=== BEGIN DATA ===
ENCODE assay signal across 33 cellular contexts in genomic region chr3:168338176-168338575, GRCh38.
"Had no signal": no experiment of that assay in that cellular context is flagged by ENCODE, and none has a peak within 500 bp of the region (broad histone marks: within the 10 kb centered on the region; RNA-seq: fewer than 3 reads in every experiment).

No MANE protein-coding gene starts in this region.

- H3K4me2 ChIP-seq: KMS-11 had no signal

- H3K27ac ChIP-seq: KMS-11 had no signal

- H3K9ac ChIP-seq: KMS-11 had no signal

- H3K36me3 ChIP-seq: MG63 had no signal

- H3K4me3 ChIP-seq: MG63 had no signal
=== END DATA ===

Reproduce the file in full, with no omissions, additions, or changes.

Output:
ENCODE assay signal across 33 cellular contexts in genomic region chr3:168338176-168338575, GRCh38.
"Had no signal": no experiment of that assay in that cellular context is flagged by ENCODE, and none has a peak within 500 bp of the region (broad histone marks: within the 10 kb centered on the region; RNA-seq: fewer than 3 reads in every experiment).

No MANE protein-coding gene starts in this region.

- H3K4me2 ChIP-seq: KMS-11 had no signal

- H3K27ac ChIP-seq: KMS-11 had no signal

- H3K9ac ChIP-seq: KMS-11 had no signal

- H3K36me3 ChIP-seq: MG63 had no signal

- H3K4me3 ChIP-seq: MG63 had no signal